MDT is an abbreviation of ‘multidisciplinary team’. Every cancer patient is discussed by a team of relevant specialists, to make sure that all available treatment options are considered for each patient.
For bowel cancer, this team will include at least:
Clinical nurse specialist (CNS)
- Providing information and support, the CNS is the patient’s representative and advisor throughout their cancer journey, especially at the MDT meeting.
Best practice is for part of the MDT notes to include a very short summary of the patient’s current health, any other health conditions and preferences handed out to everyone at the meeting. These notes take time to prepare but ensure that the best decisions are made and remain relevant. A surprisingly large number of MDT decisions are overturned after the MDT meeting because the patient’s condition and opinions were not fully represented. Pelican strongly believes that the CNS and surgeon should meet the patient before the MDT meeting.
- The surgeon should meet the patient before the MDT meeting and carry out a digital rectal examination (DRE). However there is often insufficient time for this to take place – making the CNS notes even more important for the MDT. It is up to the surgeon to decide what operation is most appropriate and whether this can be achieved successfully with or without neo-adjuvant therapy.
- A radiologist helps to analyse scans, such as MRI – the visual imaging of a cancer. This is critical information for the team to be able to identify the most appropriate cancer treatment/s and surgery plan for each individual patient.
MRI scans will be taken before the MDT meeting and presented to everyone for discussion. The radiologist prepares before the meeting, carefully considering the position of the tumour from a number of different angles and whether there are involved margins or any metastatic (secondary) disease in the liver.
Professor Gina Brown has revolutionised the way that rectal cancer is imaged, leading to far more accurate information. However, Pelican remains concerned that these results are not reproducible across the country and additional radiology development is necessary so that optimal images are made available at all MDTs. This is not a question of the best equipment, but rather good practice and allowing time to obtain the best views.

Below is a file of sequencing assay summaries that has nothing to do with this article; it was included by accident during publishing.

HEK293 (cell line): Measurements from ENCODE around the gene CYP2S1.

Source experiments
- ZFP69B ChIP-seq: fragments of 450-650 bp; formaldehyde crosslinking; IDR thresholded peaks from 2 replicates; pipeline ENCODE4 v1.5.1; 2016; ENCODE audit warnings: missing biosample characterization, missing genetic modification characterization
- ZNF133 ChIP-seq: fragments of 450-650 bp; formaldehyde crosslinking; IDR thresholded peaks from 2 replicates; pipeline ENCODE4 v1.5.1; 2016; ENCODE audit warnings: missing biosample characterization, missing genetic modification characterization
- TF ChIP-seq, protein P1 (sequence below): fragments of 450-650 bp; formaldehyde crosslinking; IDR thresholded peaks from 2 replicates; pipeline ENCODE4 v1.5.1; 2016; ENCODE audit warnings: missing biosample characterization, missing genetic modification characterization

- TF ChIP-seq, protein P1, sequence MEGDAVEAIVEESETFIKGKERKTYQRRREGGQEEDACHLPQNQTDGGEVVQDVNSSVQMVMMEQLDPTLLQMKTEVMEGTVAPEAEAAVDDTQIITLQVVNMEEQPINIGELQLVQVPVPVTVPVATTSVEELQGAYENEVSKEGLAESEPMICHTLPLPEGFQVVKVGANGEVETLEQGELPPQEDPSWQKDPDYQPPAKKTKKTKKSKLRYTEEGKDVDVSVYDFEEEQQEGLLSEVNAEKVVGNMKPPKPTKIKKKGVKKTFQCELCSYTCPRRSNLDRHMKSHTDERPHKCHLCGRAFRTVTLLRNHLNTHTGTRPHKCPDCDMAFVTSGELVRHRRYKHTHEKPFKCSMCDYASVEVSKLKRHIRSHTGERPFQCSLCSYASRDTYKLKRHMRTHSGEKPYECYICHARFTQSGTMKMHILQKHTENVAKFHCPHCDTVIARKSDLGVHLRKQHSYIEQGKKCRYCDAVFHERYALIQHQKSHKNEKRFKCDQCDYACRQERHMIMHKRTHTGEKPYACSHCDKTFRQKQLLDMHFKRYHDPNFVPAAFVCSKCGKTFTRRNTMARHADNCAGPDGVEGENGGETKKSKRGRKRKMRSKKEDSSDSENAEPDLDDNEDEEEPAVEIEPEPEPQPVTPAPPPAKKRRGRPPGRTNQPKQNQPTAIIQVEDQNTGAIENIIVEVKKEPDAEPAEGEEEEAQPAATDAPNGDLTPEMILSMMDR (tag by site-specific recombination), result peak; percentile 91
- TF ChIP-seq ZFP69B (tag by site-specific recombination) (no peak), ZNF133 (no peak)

- An oncologist is a specialist in cancer treatments such as chemotherapy, radiotherapy and biological therapy. The oncologist will advise on what neo-adjuvant therapy (radiotherapy with or without chemotherapy) may be given, depending on the patient’s choice and the surgeon’s opinion of surgical options.
- A pathologist is a doctor who diagnoses or characterizes disease in living patients – advising on the type and extent of the cancer – by examining biopsies for example, or by reviewing the removed tissue after surgery
The pathologist’s role before surgery is to inform the MDT about the type of tumour, which may have an influence on treatment strategy, and if the information is available, about previous malignant disease or other relevant comorbidities such as inflammatory bowel disease. If the patient has had a malignant polyp removed, the pathologist will provide important information about the polyp to the MDT regarding the need for further surgical treatment.
The pathologist’s role after surgery is to inform the MDT what has been found and provide feedback to the surgeon about the quality of the surgical specimen – answering questions such as: Does the specimen reflect the information provided by the radiologist? Has the surgeon removed all of the cancer with clear resection margins? How many lymph nodes were involved? The pathologists will assess how far the tumour has spread in the bowel, which is used in the decision making about the need for further treatment e.g. chemotherapy. They may also provide additional detailed information about the cancer including its individual genetic code, which may indicated whether the tumour is responsive or unresponsive to specific drugs
- Gastroenterologists specialise in the treatment of patient conditions affecting the liver, intestine (including the bowel) and pancreas. In some instances, rectal cancers are first seen by the gastroenterologist and they can provide valuable information on the position and state of the tumour.
Other specialists may also be available to help you if necessary, such as:
- occupational therapists
- psychologists and counsellors